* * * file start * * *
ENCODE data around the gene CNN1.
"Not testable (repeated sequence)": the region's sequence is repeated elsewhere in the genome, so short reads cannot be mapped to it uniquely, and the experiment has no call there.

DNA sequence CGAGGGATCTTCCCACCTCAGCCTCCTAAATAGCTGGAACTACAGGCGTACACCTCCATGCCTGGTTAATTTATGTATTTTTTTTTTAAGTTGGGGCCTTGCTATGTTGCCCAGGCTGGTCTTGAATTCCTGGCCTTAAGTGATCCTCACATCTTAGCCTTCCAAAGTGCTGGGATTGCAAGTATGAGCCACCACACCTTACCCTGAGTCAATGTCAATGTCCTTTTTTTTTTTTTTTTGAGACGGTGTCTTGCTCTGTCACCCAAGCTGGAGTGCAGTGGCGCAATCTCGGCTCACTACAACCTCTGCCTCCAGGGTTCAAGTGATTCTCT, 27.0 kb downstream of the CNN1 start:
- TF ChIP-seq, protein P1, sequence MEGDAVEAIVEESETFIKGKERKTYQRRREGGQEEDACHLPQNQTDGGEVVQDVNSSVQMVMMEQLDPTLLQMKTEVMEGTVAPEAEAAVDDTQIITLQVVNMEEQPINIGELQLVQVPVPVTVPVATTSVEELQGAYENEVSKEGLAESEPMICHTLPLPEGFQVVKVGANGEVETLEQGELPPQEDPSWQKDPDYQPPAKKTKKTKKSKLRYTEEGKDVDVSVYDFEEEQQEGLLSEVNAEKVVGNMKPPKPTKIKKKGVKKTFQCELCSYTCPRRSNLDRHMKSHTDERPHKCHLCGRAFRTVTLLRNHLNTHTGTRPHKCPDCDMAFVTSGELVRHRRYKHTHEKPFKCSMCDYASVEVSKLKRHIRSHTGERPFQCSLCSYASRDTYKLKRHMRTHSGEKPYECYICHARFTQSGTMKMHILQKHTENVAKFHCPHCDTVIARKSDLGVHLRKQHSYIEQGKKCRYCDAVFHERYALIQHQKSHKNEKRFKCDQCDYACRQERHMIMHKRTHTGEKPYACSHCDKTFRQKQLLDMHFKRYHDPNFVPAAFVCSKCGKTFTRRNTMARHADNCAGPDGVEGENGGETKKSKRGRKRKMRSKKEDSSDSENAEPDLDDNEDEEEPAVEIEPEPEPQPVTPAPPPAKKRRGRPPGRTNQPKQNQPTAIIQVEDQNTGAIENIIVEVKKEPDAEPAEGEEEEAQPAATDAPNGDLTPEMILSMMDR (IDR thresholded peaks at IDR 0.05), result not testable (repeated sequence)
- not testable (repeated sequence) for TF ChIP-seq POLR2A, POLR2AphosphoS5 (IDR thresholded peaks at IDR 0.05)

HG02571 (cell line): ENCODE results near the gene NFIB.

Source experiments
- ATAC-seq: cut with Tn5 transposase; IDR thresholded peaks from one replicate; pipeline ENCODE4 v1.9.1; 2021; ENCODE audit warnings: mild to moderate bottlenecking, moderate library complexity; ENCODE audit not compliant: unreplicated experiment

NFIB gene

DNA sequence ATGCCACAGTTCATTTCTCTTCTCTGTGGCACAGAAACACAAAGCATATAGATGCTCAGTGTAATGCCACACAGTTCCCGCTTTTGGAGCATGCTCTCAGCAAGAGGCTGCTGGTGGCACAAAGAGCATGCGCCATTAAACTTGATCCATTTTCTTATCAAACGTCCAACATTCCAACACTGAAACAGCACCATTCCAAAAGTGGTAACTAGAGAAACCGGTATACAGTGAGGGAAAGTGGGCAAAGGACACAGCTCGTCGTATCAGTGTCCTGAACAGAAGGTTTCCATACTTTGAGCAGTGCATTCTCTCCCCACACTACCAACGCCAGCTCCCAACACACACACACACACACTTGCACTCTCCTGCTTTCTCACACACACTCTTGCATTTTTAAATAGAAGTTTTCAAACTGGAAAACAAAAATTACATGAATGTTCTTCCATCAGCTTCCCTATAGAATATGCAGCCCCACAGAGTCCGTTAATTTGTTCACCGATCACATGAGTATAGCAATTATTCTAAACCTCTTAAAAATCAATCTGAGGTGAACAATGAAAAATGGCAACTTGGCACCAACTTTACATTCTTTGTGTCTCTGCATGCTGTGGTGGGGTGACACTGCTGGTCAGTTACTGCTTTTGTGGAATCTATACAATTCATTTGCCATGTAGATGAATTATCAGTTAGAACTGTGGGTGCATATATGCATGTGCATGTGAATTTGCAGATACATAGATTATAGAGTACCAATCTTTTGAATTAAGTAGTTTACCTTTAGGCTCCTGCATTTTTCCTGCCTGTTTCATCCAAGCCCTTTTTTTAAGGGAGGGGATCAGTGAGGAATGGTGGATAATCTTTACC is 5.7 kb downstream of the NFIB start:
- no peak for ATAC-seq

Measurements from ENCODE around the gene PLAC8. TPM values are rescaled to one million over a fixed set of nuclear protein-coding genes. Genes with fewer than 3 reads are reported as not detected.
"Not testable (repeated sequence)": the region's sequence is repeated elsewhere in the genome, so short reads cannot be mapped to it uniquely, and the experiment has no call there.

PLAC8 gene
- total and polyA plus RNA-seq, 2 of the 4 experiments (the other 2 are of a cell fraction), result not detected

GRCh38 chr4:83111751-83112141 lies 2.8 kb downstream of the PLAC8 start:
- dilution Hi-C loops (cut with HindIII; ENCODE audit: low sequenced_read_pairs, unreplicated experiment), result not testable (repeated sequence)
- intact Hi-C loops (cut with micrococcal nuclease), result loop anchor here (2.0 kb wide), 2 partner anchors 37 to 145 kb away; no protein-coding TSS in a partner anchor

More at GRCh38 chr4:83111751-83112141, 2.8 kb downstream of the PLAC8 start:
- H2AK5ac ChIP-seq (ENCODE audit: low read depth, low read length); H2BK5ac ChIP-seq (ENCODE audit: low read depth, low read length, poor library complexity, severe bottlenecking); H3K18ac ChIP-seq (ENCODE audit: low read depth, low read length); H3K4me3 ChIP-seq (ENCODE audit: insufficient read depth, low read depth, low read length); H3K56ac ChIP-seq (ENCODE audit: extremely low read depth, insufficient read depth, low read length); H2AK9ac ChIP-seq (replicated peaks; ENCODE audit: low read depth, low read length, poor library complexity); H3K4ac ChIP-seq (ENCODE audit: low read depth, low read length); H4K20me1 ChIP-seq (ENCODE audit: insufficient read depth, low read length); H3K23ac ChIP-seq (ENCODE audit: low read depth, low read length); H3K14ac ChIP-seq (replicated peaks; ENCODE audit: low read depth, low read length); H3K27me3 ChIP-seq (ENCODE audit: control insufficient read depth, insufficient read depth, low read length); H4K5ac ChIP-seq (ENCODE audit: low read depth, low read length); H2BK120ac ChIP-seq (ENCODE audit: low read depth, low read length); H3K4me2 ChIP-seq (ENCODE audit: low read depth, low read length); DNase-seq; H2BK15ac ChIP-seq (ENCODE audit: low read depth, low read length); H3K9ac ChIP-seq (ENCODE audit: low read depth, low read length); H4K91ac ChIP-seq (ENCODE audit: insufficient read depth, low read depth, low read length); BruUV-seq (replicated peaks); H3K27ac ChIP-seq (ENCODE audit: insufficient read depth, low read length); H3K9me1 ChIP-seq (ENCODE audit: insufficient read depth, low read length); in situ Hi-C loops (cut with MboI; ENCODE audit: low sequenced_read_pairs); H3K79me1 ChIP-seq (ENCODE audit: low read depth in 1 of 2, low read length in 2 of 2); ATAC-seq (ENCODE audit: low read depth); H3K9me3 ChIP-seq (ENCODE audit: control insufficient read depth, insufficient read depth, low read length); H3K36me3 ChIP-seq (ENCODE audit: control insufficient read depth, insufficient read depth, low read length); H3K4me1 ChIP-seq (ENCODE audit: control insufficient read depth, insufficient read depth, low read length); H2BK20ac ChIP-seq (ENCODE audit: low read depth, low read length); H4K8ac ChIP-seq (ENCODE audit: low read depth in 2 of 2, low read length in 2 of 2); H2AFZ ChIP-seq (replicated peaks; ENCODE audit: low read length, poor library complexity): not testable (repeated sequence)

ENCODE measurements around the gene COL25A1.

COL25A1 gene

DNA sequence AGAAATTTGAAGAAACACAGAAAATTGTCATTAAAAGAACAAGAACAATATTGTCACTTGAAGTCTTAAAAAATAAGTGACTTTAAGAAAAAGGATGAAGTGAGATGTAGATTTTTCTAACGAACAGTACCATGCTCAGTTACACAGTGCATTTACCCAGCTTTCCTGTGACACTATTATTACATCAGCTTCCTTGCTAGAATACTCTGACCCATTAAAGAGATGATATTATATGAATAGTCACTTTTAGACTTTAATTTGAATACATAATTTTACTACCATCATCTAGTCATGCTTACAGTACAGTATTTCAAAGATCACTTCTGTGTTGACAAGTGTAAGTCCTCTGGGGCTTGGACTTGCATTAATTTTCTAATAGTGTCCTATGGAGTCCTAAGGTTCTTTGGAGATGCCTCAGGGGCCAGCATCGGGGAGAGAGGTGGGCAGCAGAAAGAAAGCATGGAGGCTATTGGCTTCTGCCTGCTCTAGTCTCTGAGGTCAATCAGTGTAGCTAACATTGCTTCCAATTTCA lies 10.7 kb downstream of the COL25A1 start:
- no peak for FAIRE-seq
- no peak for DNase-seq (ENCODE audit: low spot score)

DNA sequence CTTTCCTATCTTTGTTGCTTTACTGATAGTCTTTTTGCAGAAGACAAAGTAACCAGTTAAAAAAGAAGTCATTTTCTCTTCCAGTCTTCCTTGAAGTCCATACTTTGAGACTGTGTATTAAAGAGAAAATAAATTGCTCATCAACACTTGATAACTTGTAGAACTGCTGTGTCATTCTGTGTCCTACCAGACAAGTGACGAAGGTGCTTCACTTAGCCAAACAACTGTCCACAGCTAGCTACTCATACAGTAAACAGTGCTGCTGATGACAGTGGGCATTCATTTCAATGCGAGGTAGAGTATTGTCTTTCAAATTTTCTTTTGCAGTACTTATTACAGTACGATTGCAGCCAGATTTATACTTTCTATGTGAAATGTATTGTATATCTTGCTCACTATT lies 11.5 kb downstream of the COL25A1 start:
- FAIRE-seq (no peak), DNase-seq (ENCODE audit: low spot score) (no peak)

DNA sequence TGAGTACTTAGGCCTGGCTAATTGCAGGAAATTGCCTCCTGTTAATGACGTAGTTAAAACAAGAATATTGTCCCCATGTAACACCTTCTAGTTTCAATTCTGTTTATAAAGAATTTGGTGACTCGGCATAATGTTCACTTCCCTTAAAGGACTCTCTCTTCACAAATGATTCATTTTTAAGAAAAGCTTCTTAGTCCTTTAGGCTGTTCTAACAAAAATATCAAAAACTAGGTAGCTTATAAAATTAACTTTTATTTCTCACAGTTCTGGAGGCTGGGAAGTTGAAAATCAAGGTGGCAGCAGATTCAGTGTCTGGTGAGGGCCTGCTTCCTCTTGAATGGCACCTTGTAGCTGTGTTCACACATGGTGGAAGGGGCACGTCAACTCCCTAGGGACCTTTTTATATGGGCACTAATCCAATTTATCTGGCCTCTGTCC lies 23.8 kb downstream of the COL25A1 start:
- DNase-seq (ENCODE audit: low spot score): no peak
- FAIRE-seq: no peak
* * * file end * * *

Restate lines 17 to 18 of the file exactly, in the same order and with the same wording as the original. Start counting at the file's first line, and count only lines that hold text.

- dilution Hi-C loops (cut with HindIII; ENCODE audit: low sequenced_read_pairs, unreplicated experiment), result not testable (repeated sequence)
- intact Hi-C loops (cut with micrococcal nuclease), result loop anchor here (2.0 kb wide), 2 partner anchors 37 to 145 kb away; no protein-coding TSS in a partner anchor